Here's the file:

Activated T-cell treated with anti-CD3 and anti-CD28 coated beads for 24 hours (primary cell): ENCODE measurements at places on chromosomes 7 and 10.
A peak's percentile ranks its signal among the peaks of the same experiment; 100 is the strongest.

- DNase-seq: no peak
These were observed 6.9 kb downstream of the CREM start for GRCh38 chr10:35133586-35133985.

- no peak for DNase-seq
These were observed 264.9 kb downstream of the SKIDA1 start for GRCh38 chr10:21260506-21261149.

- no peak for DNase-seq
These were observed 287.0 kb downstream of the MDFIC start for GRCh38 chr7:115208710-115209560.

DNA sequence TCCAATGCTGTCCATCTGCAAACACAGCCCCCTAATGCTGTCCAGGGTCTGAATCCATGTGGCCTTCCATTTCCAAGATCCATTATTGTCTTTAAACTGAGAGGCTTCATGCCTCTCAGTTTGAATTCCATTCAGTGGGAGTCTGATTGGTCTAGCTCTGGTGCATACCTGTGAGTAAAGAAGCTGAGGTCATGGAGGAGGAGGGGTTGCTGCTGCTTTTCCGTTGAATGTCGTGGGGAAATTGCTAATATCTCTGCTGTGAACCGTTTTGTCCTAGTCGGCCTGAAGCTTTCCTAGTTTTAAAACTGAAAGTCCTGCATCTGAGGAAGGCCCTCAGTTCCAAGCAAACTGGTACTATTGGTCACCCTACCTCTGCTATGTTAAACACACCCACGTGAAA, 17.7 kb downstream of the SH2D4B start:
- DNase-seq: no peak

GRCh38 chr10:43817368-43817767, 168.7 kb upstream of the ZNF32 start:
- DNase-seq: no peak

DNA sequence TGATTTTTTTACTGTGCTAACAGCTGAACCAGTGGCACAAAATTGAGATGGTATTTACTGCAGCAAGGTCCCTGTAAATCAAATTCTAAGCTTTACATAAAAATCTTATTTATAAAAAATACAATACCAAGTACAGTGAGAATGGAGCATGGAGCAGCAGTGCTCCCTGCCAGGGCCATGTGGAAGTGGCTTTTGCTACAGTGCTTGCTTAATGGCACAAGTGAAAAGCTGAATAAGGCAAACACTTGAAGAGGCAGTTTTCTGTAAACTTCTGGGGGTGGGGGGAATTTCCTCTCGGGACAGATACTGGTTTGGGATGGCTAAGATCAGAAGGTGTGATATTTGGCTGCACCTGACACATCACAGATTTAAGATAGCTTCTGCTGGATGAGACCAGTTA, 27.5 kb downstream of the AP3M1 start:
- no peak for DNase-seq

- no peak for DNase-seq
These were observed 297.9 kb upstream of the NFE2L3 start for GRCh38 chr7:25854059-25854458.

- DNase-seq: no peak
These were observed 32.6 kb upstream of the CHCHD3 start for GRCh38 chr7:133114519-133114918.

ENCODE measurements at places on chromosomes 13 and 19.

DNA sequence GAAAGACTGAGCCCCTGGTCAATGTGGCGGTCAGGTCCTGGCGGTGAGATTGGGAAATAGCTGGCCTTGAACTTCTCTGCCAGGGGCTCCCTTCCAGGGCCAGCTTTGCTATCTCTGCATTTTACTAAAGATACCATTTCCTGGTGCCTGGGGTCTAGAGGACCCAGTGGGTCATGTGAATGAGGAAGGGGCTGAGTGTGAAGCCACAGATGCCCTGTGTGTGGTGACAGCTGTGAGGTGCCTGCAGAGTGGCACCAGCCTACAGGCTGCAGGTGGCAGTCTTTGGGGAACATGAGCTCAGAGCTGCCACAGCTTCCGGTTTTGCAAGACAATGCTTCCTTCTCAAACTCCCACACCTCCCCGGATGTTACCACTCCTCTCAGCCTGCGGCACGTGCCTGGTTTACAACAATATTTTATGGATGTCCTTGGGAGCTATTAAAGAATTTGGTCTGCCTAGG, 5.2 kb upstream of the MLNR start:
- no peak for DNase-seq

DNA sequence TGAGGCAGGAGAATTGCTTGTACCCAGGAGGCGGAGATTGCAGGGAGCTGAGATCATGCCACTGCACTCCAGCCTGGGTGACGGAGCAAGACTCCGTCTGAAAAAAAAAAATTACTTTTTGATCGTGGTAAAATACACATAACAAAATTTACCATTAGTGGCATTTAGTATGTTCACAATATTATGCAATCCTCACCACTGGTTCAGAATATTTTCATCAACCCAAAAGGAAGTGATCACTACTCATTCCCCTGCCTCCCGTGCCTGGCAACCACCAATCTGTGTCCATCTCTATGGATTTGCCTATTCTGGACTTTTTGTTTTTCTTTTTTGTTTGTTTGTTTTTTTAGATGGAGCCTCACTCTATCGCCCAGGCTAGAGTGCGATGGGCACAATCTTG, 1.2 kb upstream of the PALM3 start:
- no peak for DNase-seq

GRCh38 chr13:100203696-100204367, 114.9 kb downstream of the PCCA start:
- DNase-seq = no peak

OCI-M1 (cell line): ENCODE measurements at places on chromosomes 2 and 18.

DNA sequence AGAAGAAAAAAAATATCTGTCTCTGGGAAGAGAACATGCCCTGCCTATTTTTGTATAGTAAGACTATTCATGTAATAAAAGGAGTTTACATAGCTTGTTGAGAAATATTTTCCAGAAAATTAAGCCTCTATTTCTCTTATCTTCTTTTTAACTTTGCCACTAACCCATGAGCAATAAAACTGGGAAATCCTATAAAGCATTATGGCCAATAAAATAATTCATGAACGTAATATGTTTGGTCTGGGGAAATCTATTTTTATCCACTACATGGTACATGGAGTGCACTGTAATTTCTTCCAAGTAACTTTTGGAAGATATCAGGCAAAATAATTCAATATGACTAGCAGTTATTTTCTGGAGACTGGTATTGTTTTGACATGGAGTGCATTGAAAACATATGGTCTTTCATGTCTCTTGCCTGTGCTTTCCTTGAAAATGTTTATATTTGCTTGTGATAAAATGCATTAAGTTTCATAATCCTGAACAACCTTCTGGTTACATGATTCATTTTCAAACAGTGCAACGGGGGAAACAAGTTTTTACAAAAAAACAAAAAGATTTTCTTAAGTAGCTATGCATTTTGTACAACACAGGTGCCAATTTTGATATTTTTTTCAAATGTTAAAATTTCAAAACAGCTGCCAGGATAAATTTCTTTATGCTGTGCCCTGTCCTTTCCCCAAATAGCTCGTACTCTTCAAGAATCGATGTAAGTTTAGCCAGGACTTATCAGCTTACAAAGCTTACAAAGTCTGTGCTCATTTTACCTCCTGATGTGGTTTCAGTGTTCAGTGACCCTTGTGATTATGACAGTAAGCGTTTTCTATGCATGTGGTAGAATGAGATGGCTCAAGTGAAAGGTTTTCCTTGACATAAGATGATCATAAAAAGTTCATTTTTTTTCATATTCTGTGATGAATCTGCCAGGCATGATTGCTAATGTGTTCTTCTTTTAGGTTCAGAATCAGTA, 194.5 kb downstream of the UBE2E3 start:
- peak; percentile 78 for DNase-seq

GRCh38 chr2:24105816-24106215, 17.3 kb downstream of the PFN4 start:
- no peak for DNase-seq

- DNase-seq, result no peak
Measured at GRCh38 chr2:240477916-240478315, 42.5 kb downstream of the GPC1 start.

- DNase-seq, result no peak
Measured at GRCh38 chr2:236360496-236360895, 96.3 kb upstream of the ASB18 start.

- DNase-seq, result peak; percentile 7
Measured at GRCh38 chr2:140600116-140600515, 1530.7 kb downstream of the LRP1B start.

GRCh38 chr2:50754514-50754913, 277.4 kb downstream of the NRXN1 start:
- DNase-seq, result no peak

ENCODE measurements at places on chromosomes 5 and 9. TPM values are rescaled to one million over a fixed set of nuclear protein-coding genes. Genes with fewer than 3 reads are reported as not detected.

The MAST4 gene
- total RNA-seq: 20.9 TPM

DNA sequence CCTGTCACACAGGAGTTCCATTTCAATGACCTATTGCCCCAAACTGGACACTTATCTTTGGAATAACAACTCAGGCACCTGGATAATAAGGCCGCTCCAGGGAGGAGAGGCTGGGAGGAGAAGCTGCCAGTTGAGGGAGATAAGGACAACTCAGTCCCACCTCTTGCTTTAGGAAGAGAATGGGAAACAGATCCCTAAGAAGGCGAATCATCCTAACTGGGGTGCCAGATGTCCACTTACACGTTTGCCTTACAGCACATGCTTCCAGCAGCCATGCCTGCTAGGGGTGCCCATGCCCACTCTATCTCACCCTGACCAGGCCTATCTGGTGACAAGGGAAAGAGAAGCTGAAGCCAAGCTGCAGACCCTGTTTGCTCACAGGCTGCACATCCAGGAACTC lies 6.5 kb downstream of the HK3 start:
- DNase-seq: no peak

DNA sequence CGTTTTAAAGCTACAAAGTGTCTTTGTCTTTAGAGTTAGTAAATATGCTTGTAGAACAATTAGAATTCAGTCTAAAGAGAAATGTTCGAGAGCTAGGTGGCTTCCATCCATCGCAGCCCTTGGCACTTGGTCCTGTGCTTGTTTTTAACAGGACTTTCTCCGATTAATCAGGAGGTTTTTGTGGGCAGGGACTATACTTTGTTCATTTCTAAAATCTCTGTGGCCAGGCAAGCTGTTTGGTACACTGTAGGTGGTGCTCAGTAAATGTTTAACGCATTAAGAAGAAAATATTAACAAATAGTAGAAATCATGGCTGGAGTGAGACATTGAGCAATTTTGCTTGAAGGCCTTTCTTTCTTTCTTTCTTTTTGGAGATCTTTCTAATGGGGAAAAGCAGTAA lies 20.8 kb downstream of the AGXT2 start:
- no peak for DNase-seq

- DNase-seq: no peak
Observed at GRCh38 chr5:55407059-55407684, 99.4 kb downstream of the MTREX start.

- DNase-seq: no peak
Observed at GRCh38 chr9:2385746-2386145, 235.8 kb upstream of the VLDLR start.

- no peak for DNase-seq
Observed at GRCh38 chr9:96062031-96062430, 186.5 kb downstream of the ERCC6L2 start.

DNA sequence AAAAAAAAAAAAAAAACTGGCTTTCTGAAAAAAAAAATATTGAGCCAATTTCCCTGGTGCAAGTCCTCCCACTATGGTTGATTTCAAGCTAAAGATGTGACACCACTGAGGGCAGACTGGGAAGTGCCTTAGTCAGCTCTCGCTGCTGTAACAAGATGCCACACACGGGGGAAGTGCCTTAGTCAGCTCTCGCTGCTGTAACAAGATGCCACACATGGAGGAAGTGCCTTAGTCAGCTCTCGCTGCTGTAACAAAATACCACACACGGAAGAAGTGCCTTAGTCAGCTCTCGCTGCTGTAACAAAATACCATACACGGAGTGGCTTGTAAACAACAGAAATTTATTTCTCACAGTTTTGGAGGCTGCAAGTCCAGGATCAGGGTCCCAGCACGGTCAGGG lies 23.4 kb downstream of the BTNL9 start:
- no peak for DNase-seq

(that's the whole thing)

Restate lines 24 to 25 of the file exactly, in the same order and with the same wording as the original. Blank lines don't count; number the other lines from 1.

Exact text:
GRCh38 chr13:100203696-100204367, 114.9 kb downstream of the PCCA start:
- DNase-seq = no peak